base::Bind() will automagically AddRef()/Release() the first argument if the function is a member function and will complain if the type is not refcounted (avoid this problem with base::WeakPtr or base::Unretained()). Also, for the function arguments, it will use a COMPILE_ASSERT to try to verify they are not raw pointers to a refcounted type (only possible with full type information, not forward declarations). Instead, use scoped_refptrs or call make_scoped_refptr() to prevent bugs. In addition, base::Bind() understands base::WeakPtr. If the function is a member function and the first argument is a base::WeakPtr to the object, base::Bind() will inject a wrapper function that only invokes the function pointer if the base::WeakPtr is non-NULL. base::Bind() also has the following helper wrappers for arguments.
They're globals, so you generally should avoid using them, as per the style guide. That said, when you use globals in Chromium code, it's often good to use one of these, and in general, prefer base::LazyInstance over Singleton. The reason to use these classes is construction is lazy (thereby preventing startup slowdown due to static initializers) and destruction order is well-defined. They are all destroyed in opposite order as construction when the AtExitManager is destroyed. In the Chromium browser process, the AtExitManager is instantiated early on in the main thread (the UI thread), so all of these objects will be destroyed on the main thread, even if constructed on a different thread. The reason to prefer base::LazyInstance over base::Singleton is base::LazyInstance reduces heap fragmentation by reserving space in the data segment and using placement new to construct the object in that memory location. NOTE: Both Singleton and base::LazyInstance provide "leaky" traits to leak the global on shutdown. This is often advisable (except potentially in library code where the code may be dynamically loaded into another process's address space or when data needs to be flushed on process shutdown) in order to not to slow down shutdown. There are valgrind suppressions for these "leaky" traits.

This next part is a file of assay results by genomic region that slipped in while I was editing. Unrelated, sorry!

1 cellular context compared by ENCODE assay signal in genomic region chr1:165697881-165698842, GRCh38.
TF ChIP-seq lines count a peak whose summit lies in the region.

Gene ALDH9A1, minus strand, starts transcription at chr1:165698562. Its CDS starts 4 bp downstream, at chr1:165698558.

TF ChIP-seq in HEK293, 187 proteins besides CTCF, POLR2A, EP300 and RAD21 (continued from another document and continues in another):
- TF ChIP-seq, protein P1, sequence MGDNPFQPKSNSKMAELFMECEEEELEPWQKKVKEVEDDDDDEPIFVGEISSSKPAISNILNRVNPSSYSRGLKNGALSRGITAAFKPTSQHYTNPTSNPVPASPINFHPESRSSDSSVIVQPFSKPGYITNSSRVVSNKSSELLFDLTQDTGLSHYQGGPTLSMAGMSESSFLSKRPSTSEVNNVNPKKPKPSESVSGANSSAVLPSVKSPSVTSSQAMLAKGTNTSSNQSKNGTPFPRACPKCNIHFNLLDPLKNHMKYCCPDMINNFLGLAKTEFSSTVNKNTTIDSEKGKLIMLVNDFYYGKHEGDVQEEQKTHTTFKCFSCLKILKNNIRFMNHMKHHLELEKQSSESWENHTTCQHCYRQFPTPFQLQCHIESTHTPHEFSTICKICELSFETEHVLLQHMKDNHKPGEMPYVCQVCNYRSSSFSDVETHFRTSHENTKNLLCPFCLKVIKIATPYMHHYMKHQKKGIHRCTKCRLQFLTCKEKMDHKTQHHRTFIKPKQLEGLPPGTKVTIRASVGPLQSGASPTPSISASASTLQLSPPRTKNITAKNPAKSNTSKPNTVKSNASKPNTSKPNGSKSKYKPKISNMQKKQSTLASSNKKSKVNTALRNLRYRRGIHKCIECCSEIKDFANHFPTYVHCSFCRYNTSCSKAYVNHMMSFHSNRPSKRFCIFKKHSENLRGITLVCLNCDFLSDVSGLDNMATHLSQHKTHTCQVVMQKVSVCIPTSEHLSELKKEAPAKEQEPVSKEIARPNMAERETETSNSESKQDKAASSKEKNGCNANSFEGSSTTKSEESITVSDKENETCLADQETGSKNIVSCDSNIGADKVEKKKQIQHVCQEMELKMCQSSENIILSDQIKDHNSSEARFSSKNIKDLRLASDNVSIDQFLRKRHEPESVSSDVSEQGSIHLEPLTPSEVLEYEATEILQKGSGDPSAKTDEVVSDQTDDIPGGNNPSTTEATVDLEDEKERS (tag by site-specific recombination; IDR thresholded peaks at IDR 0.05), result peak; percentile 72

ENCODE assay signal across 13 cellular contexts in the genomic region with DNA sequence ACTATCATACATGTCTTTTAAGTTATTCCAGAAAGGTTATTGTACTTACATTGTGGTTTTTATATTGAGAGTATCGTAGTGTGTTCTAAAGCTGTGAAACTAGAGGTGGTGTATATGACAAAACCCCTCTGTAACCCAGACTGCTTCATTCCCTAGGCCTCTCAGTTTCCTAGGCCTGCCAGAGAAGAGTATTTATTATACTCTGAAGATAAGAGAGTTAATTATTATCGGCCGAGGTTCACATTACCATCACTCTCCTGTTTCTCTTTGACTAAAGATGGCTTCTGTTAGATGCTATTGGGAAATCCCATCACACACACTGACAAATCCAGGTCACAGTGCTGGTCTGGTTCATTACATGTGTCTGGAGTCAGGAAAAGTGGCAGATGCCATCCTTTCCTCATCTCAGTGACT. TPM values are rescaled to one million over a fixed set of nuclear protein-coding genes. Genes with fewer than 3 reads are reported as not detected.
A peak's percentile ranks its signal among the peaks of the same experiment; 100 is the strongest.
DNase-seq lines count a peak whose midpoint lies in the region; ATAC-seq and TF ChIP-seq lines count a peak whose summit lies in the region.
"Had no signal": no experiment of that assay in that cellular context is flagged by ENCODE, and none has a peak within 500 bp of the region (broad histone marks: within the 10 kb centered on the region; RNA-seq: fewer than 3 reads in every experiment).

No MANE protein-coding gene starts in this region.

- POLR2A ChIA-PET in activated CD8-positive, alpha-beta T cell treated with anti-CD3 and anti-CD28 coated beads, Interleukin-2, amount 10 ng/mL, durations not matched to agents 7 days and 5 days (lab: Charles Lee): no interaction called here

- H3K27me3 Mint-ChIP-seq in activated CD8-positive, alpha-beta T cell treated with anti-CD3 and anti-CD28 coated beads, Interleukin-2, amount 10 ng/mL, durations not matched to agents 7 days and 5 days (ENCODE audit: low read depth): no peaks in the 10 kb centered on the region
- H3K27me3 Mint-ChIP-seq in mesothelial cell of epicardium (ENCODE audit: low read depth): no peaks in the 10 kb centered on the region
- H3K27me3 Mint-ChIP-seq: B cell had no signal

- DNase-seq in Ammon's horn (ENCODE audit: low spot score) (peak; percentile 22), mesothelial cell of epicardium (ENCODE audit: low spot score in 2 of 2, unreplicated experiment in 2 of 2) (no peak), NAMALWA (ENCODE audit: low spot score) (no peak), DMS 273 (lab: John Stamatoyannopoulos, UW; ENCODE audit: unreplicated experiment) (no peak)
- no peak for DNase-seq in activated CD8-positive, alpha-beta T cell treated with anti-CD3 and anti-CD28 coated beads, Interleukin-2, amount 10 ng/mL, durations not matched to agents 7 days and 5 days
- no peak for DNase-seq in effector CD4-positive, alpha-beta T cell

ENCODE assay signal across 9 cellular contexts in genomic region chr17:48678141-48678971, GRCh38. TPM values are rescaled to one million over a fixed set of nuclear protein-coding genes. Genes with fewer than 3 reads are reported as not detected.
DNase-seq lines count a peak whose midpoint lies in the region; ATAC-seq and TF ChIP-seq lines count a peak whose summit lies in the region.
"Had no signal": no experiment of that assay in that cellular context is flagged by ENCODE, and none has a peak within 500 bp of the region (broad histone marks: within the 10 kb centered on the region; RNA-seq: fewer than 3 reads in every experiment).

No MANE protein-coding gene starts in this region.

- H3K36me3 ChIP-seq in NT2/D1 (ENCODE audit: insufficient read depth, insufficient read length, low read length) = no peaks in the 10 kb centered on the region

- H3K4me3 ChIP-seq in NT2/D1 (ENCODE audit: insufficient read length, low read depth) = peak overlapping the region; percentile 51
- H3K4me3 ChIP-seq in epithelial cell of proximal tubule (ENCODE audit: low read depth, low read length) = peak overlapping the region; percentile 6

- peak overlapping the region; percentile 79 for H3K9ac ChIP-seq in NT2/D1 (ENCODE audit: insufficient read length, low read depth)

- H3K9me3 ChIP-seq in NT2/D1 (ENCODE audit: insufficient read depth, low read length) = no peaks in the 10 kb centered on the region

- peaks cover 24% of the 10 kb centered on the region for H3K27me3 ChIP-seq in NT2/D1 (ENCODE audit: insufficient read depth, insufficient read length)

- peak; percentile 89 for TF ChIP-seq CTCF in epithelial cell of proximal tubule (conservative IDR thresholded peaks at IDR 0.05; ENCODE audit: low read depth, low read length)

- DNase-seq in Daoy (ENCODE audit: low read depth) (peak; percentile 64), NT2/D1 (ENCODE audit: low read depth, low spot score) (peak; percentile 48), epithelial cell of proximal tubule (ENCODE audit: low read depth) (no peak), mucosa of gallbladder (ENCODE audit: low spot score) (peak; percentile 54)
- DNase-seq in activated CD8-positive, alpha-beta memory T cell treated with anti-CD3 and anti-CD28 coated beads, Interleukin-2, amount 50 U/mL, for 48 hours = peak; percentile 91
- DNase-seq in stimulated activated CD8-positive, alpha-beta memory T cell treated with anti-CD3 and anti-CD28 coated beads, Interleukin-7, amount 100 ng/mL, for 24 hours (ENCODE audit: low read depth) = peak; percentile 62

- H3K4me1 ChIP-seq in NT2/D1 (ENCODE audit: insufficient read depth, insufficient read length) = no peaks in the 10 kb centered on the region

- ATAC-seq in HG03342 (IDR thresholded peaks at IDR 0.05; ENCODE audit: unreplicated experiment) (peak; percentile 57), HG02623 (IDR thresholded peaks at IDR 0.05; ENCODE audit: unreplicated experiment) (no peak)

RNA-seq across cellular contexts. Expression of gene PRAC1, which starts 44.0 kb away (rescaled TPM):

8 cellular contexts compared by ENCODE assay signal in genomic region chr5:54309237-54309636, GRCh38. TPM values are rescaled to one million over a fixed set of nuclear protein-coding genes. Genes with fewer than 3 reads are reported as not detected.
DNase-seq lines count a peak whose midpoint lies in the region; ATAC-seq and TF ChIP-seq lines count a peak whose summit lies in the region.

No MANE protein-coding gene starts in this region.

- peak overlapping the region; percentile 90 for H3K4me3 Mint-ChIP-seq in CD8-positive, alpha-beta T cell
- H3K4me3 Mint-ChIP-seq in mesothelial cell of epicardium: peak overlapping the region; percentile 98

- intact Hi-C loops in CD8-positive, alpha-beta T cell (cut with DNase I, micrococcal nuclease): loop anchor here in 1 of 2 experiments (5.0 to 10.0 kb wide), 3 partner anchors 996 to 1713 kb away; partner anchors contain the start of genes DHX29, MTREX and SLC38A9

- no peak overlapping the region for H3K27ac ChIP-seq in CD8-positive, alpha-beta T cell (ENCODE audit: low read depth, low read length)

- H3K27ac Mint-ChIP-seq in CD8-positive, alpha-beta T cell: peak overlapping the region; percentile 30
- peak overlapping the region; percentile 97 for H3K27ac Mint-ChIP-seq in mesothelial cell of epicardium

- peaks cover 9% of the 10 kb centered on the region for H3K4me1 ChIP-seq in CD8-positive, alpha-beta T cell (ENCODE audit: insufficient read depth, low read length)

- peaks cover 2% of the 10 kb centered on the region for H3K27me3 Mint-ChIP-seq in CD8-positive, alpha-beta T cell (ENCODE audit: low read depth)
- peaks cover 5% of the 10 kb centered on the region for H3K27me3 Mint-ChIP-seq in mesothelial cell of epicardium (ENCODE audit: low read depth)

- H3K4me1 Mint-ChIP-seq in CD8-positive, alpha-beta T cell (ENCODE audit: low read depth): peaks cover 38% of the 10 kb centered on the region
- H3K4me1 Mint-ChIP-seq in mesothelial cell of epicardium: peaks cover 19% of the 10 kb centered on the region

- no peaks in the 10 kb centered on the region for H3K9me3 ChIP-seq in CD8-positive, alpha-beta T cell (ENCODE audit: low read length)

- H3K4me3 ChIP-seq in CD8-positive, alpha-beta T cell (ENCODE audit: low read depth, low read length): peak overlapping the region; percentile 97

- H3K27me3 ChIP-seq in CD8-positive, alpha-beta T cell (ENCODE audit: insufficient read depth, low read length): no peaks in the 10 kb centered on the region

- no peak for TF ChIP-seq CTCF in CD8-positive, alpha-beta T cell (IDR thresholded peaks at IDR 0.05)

seful for automatically canceling base::Callbacks when the referent of the base::WeakPtr gets destroyed.
A cross-platform representation of a file path. You should generally use this instead of platform-specific representations.
ObserverList is a thread-unsafe object that is intended to be used as a member variable of a class. It provides a simple interface for iterating on a bunch of Observer objects and invoking a notification method.
ObserverListThreadSafe similar. It contains multiple ObserverLists, and observer notifications are invoked on the same PlatformThreadId that the observer was registered on, thereby allowing proxying notifications across threads and allowing the individual observers to receive notifications in a single threaded manner.
Pickle provides a basic facility for object serialization and deserialization in binary form.
Values allow for specifying recursive data classes (lists and dictionaries) containing simple values (bool/int/string/etc). These values can also be serialized to JSON and back.
This is the basic interface for logging in Chromium.Generally you should not do file I/O on jank-sensitive threads (BrowserThread::UI and BrowserThread::IO), so you can proxy them to another thread (such as BrowserThread::FILE) via these utilities.